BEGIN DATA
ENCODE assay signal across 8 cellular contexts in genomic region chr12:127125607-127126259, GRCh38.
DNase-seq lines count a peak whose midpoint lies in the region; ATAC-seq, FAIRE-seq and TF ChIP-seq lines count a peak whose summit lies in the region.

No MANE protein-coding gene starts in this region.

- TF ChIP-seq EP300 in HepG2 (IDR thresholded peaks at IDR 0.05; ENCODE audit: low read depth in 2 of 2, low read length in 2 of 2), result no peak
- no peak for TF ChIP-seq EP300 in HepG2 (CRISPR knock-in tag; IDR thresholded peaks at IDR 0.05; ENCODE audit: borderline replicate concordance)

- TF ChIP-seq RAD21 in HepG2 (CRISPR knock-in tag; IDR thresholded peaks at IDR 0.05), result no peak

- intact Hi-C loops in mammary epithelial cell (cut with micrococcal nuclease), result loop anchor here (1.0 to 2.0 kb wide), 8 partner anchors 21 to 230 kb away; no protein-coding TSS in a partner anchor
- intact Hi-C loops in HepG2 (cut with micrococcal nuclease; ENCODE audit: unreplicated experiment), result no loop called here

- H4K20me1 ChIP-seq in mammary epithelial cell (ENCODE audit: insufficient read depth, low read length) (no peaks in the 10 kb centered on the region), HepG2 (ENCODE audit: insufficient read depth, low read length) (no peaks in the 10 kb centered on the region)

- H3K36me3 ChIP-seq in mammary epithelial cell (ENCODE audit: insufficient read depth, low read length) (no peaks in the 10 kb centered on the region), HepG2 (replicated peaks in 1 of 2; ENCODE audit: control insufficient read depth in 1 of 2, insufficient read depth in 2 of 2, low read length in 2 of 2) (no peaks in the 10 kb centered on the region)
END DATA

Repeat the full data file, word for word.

ENCODE assay signal across 8 cellular contexts in genomic region chr12:127125607-127126259, GRCh38.
DNase-seq lines count a peak whose midpoint lies in the region; ATAC-seq, FAIRE-seq and TF ChIP-seq lines count a peak whose summit lies in the region.

No MANE protein-coding gene starts in this region.

- TF ChIP-seq EP300 in HepG2 (IDR thresholded peaks at IDR 0.05; ENCODE audit: low read depth in 2 of 2, low read length in 2 of 2), result no peak
- no peak for TF ChIP-seq EP300 in HepG2 (CRISPR knock-in tag; IDR thresholded peaks at IDR 0.05; ENCODE audit: borderline replicate concordance)

- TF ChIP-seq RAD21 in HepG2 (CRISPR knock-in tag; IDR thresholded peaks at IDR 0.05), result no peak

- intact Hi-C loops in mammary epithelial cell (cut with micrococcal nuclease), result loop anchor here (1.0 to 2.0 kb wide), 8 partner anchors 21 to 230 kb away; no protein-coding TSS in a partner anchor
- intact Hi-C loops in HepG2 (cut with micrococcal nuclease; ENCODE audit: unreplicated experiment), result no loop called here

- H4K20me1 ChIP-seq in mammary epithelial cell (ENCODE audit: insufficient read depth, low read length) (no peaks in the 10 kb centered on the region), HepG2 (ENCODE audit: insufficient read depth, low read length) (no peaks in the 10 kb centered on the region)

- H3K36me3 ChIP-seq in mammary epithelial cell (ENCODE audit: insufficient read depth, low read length) (no peaks in the 10 kb centered on the region), HepG2 (replicated peaks in 1 of 2; ENCODE audit: control insufficient read depth in 1 of 2, insufficient read depth in 2 of 2, low read length in 2 of 2) (no peaks in the 10 kb centered on the region)